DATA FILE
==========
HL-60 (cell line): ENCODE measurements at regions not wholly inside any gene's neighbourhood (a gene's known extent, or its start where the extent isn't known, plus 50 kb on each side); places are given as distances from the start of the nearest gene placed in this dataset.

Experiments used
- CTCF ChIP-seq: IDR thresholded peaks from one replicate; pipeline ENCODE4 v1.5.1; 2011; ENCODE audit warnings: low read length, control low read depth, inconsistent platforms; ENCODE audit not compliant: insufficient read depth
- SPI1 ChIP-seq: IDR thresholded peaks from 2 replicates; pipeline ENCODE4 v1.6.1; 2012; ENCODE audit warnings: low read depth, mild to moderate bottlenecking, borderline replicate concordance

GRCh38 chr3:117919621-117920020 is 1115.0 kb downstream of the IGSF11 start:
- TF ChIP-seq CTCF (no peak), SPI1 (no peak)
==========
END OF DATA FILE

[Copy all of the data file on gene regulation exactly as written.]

HL-60 (cell line): ENCODE measurements at regions not wholly inside any gene's neighbourhood (a gene's known extent, or its start where the extent isn't known, plus 50 kb on each side); places are given as distances from the start of the nearest gene placed in this dataset.

Experiments used
- CTCF ChIP-seq: IDR thresholded peaks from one replicate; pipeline ENCODE4 v1.5.1; 2011; ENCODE audit warnings: low read length, control low read depth, inconsistent platforms; ENCODE audit not compliant: insufficient read depth
- SPI1 ChIP-seq: IDR thresholded peaks from 2 replicates; pipeline ENCODE4 v1.6.1; 2012; ENCODE audit warnings: low read depth, mild to moderate bottlenecking, borderline replicate concordance

GRCh38 chr3:117919621-117920020 is 1115.0 kb downstream of the IGSF11 start:
- TF ChIP-seq CTCF (no peak), SPI1 (no peak)